• Items in excess of baggage allowance will be subject to additional or overweight baggage fees

Traveling with Skis: United

You can find United’s policy on flying with skis HERE.

It states: You can bring one set of ski or snowboard equipment as a checked bag. The set must be in one bag and can include:

  • One set of water skis
  • Up to two snowboards and one snow boot bag
  • Up to two pairs of snow skis and associated equipment, and one ski boot bag

If you only bring a boot bag, it’s still considered a bag of ski or snowboard equipment. Boot bags containing anything other than ski boots or equipment are subject to standard bag and weight limits. Ski equipment checked in addition to the bag allowance will be charged as an extra bag.

Traveling with Skis: Southwest

You can find Southwest’s policy on flying with skis HERE.

It states: Snow ski equipment, including skis or snowboards, ski boots, and ski poles are allowed, including one pair of skis or one snowboard, one set of poles, and one pair of ski/snowboard boots packed in a container(s) acceptable to Carrier.

When substituting ski equipment for a free bag, we allow up to two bags (containing one set of snow skis, ski poles, and ski boots) to count as one item, even if they are packed and tagged separately. Snow ski equipment packed in a plastic bag will be transported only with a limited release of liability.

Traveling internationally with skis

ski bags and luggage sitting outside the airport with a little girl laying on the ski bag
Skiing requires a lot of gear and luggage, but if you love the sport it’s worth investing in your own ski gear and the equipment bags to transport your gear, whether domestically or internationally.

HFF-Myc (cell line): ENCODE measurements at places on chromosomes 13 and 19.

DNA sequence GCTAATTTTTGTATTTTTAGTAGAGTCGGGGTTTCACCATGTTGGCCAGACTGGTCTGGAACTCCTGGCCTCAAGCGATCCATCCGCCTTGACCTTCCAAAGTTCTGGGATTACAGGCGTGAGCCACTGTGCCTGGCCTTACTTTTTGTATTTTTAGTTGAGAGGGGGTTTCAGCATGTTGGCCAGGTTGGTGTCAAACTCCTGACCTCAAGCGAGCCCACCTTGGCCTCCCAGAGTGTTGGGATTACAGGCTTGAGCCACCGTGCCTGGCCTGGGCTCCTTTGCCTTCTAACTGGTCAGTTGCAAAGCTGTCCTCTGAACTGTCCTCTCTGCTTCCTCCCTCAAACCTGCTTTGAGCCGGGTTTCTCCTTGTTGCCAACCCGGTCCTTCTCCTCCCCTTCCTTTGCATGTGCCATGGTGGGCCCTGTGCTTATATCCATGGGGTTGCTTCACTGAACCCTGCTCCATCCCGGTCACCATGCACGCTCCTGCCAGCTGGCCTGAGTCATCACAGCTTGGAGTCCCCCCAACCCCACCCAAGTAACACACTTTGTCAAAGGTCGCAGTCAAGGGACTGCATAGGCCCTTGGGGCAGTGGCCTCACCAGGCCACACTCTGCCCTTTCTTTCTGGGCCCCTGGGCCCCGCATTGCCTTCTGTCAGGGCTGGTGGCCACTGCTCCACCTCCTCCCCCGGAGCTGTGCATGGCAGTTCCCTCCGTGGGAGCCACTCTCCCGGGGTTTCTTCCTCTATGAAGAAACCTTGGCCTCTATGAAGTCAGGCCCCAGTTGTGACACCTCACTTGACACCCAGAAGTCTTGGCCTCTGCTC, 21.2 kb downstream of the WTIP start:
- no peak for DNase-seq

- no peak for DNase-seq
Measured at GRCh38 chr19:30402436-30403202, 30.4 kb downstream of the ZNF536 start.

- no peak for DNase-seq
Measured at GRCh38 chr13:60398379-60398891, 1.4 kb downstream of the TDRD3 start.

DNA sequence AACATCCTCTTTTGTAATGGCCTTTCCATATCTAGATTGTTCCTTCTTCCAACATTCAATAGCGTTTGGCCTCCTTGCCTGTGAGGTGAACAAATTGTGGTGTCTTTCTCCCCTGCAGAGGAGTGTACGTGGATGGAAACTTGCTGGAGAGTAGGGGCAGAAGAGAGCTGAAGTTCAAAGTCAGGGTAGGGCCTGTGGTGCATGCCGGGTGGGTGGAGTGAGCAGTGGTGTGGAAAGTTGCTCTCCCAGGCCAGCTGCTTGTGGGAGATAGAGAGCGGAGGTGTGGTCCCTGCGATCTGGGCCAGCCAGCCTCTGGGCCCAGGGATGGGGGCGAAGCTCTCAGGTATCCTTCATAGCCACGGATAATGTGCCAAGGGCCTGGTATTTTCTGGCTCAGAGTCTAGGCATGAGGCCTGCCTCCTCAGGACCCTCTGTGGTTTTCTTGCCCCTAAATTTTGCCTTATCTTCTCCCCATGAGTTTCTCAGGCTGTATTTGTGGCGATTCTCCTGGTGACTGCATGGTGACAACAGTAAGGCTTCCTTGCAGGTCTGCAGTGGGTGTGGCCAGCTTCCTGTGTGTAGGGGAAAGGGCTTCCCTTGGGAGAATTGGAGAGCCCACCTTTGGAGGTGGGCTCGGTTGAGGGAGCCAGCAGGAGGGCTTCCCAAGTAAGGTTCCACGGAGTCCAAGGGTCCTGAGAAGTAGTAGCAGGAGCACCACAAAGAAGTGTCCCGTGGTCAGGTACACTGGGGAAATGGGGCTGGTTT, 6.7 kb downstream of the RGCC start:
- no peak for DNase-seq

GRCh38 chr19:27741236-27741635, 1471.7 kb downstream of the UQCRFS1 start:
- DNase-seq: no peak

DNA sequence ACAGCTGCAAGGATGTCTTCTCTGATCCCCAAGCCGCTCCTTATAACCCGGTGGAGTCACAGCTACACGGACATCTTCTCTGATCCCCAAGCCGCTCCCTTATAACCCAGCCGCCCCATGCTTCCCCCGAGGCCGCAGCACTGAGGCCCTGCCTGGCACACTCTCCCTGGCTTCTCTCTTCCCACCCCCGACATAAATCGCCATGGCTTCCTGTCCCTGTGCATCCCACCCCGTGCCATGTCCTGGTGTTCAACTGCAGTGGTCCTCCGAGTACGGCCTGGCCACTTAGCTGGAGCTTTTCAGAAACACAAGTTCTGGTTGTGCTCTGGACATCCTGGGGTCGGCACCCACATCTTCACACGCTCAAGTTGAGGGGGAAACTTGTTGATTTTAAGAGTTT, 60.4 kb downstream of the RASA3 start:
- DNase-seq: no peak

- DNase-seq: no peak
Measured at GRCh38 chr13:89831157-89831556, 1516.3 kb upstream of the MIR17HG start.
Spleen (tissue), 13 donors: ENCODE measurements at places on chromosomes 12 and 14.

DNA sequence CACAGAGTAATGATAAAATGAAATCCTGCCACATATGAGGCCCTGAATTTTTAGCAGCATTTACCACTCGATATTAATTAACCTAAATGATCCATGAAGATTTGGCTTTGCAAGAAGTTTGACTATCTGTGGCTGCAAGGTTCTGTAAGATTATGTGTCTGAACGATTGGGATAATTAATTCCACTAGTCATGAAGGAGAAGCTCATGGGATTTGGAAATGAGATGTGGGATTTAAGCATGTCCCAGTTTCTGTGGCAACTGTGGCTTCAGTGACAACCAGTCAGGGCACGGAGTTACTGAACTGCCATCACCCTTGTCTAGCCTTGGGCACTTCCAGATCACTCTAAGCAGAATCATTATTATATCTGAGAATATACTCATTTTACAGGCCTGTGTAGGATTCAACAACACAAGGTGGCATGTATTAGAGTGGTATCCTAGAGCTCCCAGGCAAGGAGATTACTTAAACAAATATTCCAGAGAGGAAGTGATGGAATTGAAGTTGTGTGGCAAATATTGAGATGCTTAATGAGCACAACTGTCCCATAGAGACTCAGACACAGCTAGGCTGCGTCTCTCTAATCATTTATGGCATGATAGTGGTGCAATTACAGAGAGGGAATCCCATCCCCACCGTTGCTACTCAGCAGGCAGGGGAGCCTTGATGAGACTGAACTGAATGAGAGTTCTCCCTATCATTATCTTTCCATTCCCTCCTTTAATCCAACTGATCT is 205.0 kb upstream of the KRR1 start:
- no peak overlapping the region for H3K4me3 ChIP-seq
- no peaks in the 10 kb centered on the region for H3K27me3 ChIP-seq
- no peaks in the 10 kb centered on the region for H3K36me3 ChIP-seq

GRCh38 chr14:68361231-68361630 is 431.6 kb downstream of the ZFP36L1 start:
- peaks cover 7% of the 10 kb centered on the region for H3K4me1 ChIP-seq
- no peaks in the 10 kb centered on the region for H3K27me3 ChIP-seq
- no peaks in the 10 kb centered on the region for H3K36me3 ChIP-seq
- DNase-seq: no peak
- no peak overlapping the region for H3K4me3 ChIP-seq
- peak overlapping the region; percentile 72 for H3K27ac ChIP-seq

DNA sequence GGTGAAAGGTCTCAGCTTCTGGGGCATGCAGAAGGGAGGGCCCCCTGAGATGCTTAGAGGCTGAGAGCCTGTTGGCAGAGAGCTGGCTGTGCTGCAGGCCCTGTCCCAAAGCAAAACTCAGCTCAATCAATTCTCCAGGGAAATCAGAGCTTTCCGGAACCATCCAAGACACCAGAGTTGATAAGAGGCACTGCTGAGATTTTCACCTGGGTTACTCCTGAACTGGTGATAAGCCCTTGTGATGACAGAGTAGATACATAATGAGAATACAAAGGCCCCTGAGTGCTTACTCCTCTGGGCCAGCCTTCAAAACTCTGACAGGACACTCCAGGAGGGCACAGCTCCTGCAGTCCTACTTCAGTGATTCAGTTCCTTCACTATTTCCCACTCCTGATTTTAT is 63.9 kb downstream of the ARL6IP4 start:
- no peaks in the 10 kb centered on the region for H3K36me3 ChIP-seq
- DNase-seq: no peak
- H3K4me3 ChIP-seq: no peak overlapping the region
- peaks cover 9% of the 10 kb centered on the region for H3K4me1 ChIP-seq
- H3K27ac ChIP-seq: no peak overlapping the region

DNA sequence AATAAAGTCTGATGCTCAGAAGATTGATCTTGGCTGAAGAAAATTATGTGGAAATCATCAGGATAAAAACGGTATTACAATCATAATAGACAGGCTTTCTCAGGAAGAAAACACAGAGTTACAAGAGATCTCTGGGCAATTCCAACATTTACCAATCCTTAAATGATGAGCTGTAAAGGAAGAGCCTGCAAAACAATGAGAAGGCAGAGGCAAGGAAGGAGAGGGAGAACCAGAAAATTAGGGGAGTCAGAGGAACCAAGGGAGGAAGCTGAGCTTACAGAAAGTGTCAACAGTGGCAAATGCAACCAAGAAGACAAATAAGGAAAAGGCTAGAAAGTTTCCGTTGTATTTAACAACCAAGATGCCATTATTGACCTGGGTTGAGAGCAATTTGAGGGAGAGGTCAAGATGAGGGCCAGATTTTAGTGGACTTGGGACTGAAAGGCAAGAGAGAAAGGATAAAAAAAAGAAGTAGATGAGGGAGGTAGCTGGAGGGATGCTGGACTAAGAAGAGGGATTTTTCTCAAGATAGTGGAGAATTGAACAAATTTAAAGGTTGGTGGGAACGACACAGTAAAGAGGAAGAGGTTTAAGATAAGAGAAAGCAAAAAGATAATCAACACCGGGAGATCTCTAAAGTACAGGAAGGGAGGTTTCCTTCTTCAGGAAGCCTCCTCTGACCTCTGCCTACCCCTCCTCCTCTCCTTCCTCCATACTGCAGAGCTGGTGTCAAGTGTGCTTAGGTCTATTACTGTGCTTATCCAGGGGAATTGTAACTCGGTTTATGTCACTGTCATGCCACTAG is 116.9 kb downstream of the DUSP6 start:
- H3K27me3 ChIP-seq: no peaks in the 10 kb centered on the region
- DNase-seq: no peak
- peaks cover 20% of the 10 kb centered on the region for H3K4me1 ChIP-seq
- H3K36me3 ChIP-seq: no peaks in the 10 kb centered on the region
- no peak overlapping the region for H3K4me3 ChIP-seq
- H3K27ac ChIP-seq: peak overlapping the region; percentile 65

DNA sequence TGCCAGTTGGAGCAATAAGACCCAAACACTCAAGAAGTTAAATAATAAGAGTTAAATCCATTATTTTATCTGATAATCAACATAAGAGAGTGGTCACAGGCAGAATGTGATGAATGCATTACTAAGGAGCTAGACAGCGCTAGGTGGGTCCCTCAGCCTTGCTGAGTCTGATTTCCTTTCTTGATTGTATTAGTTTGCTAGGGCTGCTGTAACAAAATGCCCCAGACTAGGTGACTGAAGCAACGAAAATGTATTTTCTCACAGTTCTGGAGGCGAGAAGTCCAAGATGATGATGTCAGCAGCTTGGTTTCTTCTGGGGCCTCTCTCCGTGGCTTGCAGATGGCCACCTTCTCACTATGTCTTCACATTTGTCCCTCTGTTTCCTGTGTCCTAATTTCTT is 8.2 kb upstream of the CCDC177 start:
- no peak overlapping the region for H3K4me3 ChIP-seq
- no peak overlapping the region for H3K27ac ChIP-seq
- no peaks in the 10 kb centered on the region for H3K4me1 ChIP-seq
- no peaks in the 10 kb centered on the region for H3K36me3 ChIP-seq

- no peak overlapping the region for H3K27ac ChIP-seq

We have flown from the United States to Canada (to ski the Big 3 in Banff) with our skis, however, we have not yet flown to another continent with our ski equipment. 

If your flight is on a foreign carrier, say to ski in Niseko, Japan or Zermatt, Switzerland, you will want to double check the airline’s policy regarding ski equipment. We flew a US airline to Canada, so the process of flying with skis was no different than it was to fly domestic.

Shipping your skis

There are a few companies that will allow you to ship your skis and boots ahead of your trip for a fee, so that you do not have to travel with them to the airport. Look at them as a ski delivery service (Ski Butlers). You will pay more for this service, but you’ll have much less to take to the airport, which is nice.

Ship Skis is probably the most notable of these companies.

Not sure where to go for your next ski trip? Check out some of our favorite ski resorts (that are super family friendly):

Do you have any other questions about how to fly with skis? We’d love to hear from you! Leave your thoughts in the comments below!